Forums · General English Grammar & Vocabulary, Listening & Speaking · General English Grammar Questions
If they are both correct, what is the difference in meaning?
a) I'm glad to have received your email.
b) I'm glad to receive your email.
Anonymous:I don't think b) is wrong, but it sounds a little odd. a) is better.
miyabia) I'm glad to have received your email.You have already gotten the email and are politely acknowledging that fact.
miyabib) I'm glad to receive your email.This would imply that you have not yet received the email but are anticipating it. I don't think you are likely to hear anyone actually say this to someone.
You might, however, hear something like: "I'll be looking forward to [getting] your email." or "I'll be anticipating your email." In a situation where you have communicated with someone and have arranged for them to send an email on a specific topic or containing specific information.
"Recieve mail" is a past action which has a present result or significance: I'm glad because of that. That's why you should use Present Perfect.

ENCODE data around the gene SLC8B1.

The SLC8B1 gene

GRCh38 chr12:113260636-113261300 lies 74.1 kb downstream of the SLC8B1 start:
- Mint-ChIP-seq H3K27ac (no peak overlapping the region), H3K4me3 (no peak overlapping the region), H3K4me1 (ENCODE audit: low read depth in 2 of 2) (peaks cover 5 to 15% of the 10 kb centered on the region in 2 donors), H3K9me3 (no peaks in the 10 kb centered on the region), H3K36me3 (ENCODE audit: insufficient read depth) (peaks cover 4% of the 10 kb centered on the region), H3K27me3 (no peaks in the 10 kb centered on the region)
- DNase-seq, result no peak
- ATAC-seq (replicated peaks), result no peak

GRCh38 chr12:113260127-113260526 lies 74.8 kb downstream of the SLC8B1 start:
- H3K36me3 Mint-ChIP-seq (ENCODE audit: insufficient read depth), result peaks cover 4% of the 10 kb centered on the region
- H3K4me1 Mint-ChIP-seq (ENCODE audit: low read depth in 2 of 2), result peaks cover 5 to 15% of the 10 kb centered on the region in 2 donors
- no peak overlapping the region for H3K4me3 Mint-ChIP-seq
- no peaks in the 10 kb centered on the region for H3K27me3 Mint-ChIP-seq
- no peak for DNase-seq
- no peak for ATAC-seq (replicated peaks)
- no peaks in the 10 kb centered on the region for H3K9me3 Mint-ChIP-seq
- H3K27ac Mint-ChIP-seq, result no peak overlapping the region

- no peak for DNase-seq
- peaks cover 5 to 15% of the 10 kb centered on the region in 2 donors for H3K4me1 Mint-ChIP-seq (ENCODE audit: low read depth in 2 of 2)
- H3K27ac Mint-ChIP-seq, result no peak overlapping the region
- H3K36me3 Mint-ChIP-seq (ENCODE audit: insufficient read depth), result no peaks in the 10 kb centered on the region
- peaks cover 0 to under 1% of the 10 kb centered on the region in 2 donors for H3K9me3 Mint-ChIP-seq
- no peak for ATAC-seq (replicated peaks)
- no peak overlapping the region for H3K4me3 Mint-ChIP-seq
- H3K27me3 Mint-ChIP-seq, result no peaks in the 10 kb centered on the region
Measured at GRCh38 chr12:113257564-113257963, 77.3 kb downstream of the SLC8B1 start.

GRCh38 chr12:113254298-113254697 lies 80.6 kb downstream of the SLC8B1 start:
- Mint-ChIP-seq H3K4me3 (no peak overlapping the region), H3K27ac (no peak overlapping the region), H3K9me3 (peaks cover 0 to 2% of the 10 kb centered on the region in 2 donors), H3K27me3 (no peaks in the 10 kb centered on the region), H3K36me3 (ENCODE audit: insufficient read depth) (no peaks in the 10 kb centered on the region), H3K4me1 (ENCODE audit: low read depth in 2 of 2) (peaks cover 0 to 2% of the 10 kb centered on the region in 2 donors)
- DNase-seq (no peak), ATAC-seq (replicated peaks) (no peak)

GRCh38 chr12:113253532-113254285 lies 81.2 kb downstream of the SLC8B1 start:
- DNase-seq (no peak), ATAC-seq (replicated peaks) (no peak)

RayHHi, Rayh,miyabia) I'm glad to have received your email.You have already gotten the email and are politely acknowledging that fact.miyabib) I'm glad to receive your email.This would imply that you have not yet received the email but are anticipating it. I don't think you are likely to hear anyone actually say this to someone.
But if the sentence was "I'm glas to receive your emails", then you'd understand 'I'm glad to keep receiving emails from you". Right?
tarirotariBut if the sentence was "I'm glad to receive your emails", then you'd understand 'I'm glad to keep receiving emails from you". Right?I would understand it but it comes across as awkward and unnatural. In the situation you describe it would be better to say something like: "I always look forward to your emails."
It still sounds kind of awkward. Possibly because it's just not something that is often stated.
but imagine that someone who usually emails you
Would the sentence still sound weird in this context?
Sorry to keep insisting on the matter, but I'm curious.
tarirotaribut imagine that someone who usually emails youGiven the added context I have no further objections.
Just as an aside, this whole thread emphasizes a couple of important points.
1) It emphasizes the importance of providing as much context as possible when asking questions. We could have avoided about 75 percent of this thread if the full context of the question had been provided in the original post.
2) It reveals that an unacceptable stand alone sentence can become acceptable when it is placed in its proper context.
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